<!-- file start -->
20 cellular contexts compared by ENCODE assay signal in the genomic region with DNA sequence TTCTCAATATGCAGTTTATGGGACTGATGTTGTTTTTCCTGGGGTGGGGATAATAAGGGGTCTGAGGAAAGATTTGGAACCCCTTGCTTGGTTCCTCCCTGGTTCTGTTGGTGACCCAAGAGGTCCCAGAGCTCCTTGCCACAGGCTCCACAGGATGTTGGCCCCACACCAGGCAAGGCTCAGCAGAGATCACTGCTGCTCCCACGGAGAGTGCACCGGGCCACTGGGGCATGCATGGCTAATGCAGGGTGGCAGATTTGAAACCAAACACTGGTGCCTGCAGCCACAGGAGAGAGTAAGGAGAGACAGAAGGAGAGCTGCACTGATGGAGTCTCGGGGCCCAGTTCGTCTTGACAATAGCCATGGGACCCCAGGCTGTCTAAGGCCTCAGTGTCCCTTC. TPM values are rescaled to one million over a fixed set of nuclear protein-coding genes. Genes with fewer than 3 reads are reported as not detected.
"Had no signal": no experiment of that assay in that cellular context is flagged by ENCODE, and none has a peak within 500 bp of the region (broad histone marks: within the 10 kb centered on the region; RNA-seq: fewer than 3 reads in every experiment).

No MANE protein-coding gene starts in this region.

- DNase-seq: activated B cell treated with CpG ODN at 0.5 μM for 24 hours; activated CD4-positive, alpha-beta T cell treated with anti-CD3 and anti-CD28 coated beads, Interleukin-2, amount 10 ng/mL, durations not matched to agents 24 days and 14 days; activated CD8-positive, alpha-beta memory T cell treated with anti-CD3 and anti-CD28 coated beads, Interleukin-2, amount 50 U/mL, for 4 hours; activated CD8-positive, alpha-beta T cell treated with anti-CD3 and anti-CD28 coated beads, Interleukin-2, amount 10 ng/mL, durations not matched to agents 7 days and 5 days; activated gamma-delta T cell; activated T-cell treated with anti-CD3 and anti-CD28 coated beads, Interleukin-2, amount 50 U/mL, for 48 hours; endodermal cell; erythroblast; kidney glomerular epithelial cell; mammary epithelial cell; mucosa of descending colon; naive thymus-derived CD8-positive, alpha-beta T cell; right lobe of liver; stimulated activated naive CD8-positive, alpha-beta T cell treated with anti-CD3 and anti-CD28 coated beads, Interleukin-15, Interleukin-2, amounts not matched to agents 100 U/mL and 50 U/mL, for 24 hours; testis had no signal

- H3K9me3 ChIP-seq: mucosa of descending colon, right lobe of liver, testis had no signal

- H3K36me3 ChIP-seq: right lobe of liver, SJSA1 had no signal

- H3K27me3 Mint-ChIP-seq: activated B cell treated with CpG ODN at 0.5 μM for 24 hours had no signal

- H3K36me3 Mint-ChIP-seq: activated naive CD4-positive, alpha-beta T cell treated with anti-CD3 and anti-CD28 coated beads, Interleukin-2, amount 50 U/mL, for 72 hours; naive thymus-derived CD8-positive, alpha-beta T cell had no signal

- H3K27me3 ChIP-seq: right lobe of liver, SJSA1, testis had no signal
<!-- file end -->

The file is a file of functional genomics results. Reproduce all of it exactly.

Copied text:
20 cellular contexts compared by ENCODE assay signal in the genomic region with DNA sequence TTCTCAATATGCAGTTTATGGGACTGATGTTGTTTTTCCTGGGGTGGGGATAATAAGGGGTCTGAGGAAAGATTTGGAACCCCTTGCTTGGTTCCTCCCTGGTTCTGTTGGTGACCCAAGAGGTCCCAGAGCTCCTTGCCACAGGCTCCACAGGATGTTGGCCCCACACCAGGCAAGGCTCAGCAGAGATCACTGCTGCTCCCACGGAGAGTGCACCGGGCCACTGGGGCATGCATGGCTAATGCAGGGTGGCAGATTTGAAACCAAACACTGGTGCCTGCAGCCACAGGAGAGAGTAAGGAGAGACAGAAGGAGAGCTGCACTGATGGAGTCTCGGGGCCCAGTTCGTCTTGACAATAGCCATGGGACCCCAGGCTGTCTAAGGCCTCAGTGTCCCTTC. TPM values are rescaled to one million over a fixed set of nuclear protein-coding genes. Genes with fewer than 3 reads are reported as not detected.
"Had no signal": no experiment of that assay in that cellular context is flagged by ENCODE, and none has a peak within 500 bp of the region (broad histone marks: within the 10 kb centered on the region; RNA-seq: fewer than 3 reads in every experiment).

No MANE protein-coding gene starts in this region.

- DNase-seq: activated B cell treated with CpG ODN at 0.5 μM for 24 hours; activated CD4-positive, alpha-beta T cell treated with anti-CD3 and anti-CD28 coated beads, Interleukin-2, amount 10 ng/mL, durations not matched to agents 24 days and 14 days; activated CD8-positive, alpha-beta memory T cell treated with anti-CD3 and anti-CD28 coated beads, Interleukin-2, amount 50 U/mL, for 4 hours; activated CD8-positive, alpha-beta T cell treated with anti-CD3 and anti-CD28 coated beads, Interleukin-2, amount 10 ng/mL, durations not matched to agents 7 days and 5 days; activated gamma-delta T cell; activated T-cell treated with anti-CD3 and anti-CD28 coated beads, Interleukin-2, amount 50 U/mL, for 48 hours; endodermal cell; erythroblast; kidney glomerular epithelial cell; mammary epithelial cell; mucosa of descending colon; naive thymus-derived CD8-positive, alpha-beta T cell; right lobe of liver; stimulated activated naive CD8-positive, alpha-beta T cell treated with anti-CD3 and anti-CD28 coated beads, Interleukin-15, Interleukin-2, amounts not matched to agents 100 U/mL and 50 U/mL, for 24 hours; testis had no signal

- H3K9me3 ChIP-seq: mucosa of descending colon, right lobe of liver, testis had no signal

- H3K36me3 ChIP-seq: right lobe of liver, SJSA1 had no signal

- H3K27me3 Mint-ChIP-seq: activated B cell treated with CpG ODN at 0.5 μM for 24 hours had no signal

- H3K36me3 Mint-ChIP-seq: activated naive CD4-positive, alpha-beta T cell treated with anti-CD3 and anti-CD28 coated beads, Interleukin-2, amount 50 U/mL, for 72 hours; naive thymus-derived CD8-positive, alpha-beta T cell had no signal

- H3K27me3 ChIP-seq: right lobe of liver, SJSA1, testis had no signal